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I use this simple time method to time intervals. It basically just consolidates some simple math.

/*time
**  dependencies - none
**  browser - unknown
**
*/
NS.time = (function () {
    var measurements = [];
    return function (control) {
        var index,
            intervals = [],
            time_current = new Date().getTime();
        if (control === 'start') {
            measurements = [];
            measurements.push(time_current);
            return;
        }
        if (control !== 'finish') {
            measurements.push(time_current);
            return;
        }
        if (control === 'finish') {
            measurements.push(time_current);
            index = measurements.length;
            while (index) {
                index--;
                intervals[index - 1] = (measurements[index] - measurements[index - 1]) + 'ms';
            }
            return intervals;
        }
    };
}());
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1 Answer 1

up vote 2 down vote accepted

Since start, middle and finish are pretty much "verbs", why not make them actions of the object time? With that, an API like this would do:

$.time.start();
$.time.middle();
$.time.finish();

Further, a developer might run multiple instances of a timer to track more than just one something. Maybe a developer would like to run one timer for a page load while another set of timers for image loading. Thus, it would be better if we created instances:

//returns an instance id'ed by "pageload"
//passing blank creates only one anonymous timer
var pageLoadTimer = $.time('pageload');

//methods
pageLoadTimer.start();
pageLoadTimer.middle();
pageLoadTimer.finish();

//or simply chain
$.time('pageload').start();

//if you lose reference because you are not on the same scope
//or forgot to make one 
//or didn't make one at all and relied on the globality of jQuery
//calling a timer of the same name returns an existing timer
$.time('pageload').middle();

Anyways, with that adapted code, a result would be (as verbose as I can):

$.time = (function () {

  //our timer cache
  var timers = {};

  //extract common code
  function getCurrentTimestamp() {
    return new Date().getTime();
  }

  //constructor to our instances
  //each with a name, time collection and difference collection
  function Timer(timerName) {
    this.name = timerName;
    this.times = [];
    this.perf = [];
    this.lastPerfIndex = 0;
  }

  //since the initialization has been done in the constructor
  //we remove it from start. but since start and middle does
  //the same thing, we merge it as "ping"
  Timer.prototype.ping = function () {
    this.times.push(getCurrentTimestamp());
    return this;
  };

  //calculate
  //a developer might want to get performance data
  //before actually finishing, thus the rename
  Timer.prototype.calculate = function () {

    //caching a few variables from the instance
    var perf = this.perf,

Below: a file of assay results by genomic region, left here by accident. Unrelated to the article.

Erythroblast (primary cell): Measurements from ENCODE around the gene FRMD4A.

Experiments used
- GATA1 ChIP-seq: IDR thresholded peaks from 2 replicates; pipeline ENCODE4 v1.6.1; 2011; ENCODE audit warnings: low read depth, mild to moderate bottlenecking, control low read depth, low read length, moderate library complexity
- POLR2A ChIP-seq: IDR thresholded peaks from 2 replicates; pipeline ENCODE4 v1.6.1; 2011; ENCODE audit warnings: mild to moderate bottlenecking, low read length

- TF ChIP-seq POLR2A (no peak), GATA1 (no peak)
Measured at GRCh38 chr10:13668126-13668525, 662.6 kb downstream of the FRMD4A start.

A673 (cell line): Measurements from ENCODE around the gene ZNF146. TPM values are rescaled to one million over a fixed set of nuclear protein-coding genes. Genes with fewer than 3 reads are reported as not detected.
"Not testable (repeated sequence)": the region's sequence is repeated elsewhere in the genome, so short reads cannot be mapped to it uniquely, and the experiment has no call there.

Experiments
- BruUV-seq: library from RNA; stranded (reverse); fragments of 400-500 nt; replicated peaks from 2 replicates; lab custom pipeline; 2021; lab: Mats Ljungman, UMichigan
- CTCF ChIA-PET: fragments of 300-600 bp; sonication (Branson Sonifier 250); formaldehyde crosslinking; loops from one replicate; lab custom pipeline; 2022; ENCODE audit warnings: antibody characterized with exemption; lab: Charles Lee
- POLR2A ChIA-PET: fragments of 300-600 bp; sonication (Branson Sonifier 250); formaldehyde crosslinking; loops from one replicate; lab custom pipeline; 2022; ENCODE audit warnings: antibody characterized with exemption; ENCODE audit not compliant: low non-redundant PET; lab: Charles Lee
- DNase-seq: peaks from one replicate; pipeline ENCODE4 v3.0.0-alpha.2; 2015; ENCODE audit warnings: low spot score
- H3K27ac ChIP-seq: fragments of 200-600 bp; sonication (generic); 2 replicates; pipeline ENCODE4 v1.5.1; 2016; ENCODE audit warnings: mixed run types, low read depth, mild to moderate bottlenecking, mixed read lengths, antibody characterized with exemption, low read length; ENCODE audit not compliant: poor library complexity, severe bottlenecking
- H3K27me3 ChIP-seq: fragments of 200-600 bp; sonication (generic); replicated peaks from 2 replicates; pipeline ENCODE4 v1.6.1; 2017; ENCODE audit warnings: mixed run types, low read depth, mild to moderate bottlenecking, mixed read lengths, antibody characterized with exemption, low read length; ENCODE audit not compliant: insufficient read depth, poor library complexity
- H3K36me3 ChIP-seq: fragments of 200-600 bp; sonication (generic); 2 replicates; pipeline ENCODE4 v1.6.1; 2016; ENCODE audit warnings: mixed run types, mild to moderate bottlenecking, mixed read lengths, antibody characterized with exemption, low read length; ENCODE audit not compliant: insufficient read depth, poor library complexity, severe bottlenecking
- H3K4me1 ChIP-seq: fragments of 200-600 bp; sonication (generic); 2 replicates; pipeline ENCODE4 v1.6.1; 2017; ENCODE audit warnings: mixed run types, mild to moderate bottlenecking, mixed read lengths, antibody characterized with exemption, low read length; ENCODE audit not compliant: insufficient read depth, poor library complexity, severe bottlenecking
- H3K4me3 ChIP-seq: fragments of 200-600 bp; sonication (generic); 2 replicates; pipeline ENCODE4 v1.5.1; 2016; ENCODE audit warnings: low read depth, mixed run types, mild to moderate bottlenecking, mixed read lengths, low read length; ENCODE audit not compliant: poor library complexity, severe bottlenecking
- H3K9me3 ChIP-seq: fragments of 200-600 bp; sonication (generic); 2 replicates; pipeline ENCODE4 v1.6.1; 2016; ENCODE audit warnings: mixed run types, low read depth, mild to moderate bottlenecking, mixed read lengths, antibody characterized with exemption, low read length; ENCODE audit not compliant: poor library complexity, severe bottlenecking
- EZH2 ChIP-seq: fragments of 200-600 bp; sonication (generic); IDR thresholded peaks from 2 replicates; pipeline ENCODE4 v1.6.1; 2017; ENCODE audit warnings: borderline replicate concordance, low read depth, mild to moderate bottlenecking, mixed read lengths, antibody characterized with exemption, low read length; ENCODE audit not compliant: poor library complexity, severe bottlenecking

times = this.times,
      timesLength = times.length, //getting n-1 length
      i = this.lastPerfIndex; //perfIndex explained further down

    //ping our last time check
    this.ping();

    //now a reverse loop would only make the code longer
    //a forward loop would make it much simpler
    while (i <= timesLength) {

      //now a developer might want to get performance data
      //but you would not want to calculate the entire set again
      //thus we store a last index, so the next call starts from here
      this.lastPerfIndex = i;

      //now since we are in order, use push instead
      //of manually jotting down the index
      perf.push(times[i + 1] - times[i]);
    }
    return perf;
  };

  //lets implement finish as a destroy function instead
  Timer.prototype.finish = function(){
    //remove this timer from cache
    delete timers[this.name];
    //return performance data
    return this.calculate;
  }


  return function (timerName) {
    if (timers[timerName]) {
      //if timer with name exists, return existing
      return timers[timerName];
    } else {
      //or cache and return a new one
      //creating a new one does not start it immediately
      //useful for stuff like preloading stuff or something
      return timers[timerName] = new Timer(timerName);
    }
  };
}());

In the end, usage might look like this:

//create a timer
$.timer('foo');

//aw snap! i forgot to reference, we can retrieve it
var foo = $.timer('foo').ping(); //lets start!

//some lines later, let's mark this period
$.timer('foo').ping(); //by retrieval
foo.ping();            //by reference "foo"

//let's get the performance array without killing this timer
var perfAfterTenKlines = foo.calculaate();

//let's get the performance array gain after 20 lines
//this time it calculates only data since last calculate
var perfAfterTwentyKlines = foo.calculate();

//ok we're done. lets get the final data and call it a day
var perfAfterOneMlines = foo.finish();
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